And this is without specifically commenting on guys who think D&D is real life!
I read it more as allegiance to the good over the law or societal norms (where they conflict). Reverse the hypothetical situation to have you defending your rights against an encroaching government agent. Doesn't that mindset describe the three percenters (and all revolutionaries)? They just awarded the Nobel Peace Prize to a chaotic persona (as evidence, he's serving an 11-year prison term) who stood up to the established evil order. Chaos and order are really quite amoral. The most orderly place in the world is a concentration camp.ReplyDelete
I also don't agree with the idea that you can do bad things in pursuit of the good. I tend to believe that motive shapes the morality of many acts. Motive makes the difference between murder and self-defense - the act of violence is itself neutral. a German assassinating Nazis during WWII would have been acting as a chaotic good - unquestionably doing the right thing but in direct violation of the laws of his society.
I view (and the article agrees) tyrants as belonging to the lawful evil category - they exploit the law to achieve their own evil ends.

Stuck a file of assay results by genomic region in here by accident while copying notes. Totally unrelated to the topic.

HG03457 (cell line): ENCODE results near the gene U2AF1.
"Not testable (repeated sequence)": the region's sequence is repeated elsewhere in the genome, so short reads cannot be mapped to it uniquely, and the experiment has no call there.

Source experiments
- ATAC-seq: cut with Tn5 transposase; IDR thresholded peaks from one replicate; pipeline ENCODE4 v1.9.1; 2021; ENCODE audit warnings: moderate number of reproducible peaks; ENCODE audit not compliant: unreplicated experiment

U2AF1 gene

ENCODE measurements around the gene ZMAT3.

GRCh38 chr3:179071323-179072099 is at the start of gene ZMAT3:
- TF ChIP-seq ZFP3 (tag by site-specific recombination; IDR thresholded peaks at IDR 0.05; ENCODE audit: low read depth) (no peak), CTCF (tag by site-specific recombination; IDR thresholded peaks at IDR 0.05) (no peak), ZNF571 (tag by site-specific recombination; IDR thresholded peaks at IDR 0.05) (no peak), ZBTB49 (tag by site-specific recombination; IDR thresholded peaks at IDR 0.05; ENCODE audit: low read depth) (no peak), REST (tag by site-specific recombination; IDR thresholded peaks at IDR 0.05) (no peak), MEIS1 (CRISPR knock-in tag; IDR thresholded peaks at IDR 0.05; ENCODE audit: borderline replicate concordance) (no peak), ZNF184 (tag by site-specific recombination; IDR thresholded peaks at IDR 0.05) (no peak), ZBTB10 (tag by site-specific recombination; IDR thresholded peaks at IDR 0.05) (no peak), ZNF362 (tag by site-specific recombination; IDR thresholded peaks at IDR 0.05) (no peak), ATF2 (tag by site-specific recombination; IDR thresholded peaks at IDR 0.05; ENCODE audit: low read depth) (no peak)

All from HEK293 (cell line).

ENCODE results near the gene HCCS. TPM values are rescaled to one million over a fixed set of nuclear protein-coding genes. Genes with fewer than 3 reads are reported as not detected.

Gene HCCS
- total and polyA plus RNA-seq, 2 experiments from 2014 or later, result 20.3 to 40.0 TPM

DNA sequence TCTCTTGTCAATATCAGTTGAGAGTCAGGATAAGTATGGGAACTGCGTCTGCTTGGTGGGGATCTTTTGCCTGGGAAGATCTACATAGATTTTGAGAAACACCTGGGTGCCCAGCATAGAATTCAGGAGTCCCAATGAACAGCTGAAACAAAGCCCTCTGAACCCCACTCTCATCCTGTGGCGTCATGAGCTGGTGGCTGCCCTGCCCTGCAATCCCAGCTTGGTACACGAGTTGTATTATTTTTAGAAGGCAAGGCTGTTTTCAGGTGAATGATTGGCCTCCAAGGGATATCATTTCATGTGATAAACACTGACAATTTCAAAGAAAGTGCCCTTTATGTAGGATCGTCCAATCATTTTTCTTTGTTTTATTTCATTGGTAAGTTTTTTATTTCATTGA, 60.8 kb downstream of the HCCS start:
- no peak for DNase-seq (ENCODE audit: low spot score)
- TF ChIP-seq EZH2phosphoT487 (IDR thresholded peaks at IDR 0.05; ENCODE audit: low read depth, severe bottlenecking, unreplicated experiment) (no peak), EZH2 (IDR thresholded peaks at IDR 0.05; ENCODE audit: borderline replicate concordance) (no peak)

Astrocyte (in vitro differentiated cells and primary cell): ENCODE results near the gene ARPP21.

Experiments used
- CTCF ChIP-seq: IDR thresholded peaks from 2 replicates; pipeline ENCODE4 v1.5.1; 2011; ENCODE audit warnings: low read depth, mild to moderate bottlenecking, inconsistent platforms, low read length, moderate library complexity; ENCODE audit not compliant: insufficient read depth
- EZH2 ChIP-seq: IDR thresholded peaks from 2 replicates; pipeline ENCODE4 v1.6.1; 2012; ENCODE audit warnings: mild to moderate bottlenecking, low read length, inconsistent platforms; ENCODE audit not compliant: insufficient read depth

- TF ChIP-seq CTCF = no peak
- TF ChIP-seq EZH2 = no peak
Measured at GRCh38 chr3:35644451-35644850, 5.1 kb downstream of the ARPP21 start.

And of course D&D isn't real life, but bits of it could be considered art imitating life, I think. (I've never played.) Neither is this meant to equate all actions as long as they think they're doing the right thing - certainly there is a measure of objective morality. The point was just to caution against dismissing unlawful acts as inherently evil - the two tend to overlap in varying degrees but are very discrete concepts.
Excellent points. I absolutely didn't consider those examples.ReplyDelete
Perhaps I'm listening to too many "out there" sources, but my view of the whole Wikileaks thing is not positive toward Assange. (This could be another longish blog post.) In a nutshell, I am extremely skeptical that their motives are good. That, in turn, probably makes me see people attacking the world in their defense as not working from good motives as well. The tactic of leaking classified documents that make an opponent look bad, after all, is straight from Alinsky ("4. Make the enemy live up to their own book of rules. 5. Ridicule is man's most potent weapon.")
I have not tried to wade through the leaked documents; I just don't have the time. I've only come across the occasional reference to an item that is not at its core anti-US, though, and it could simply be accident that they let out something that isn't anti-US. And while I have my issues with many things the Fed.gov does, I do not believe we are only good 5% of the time.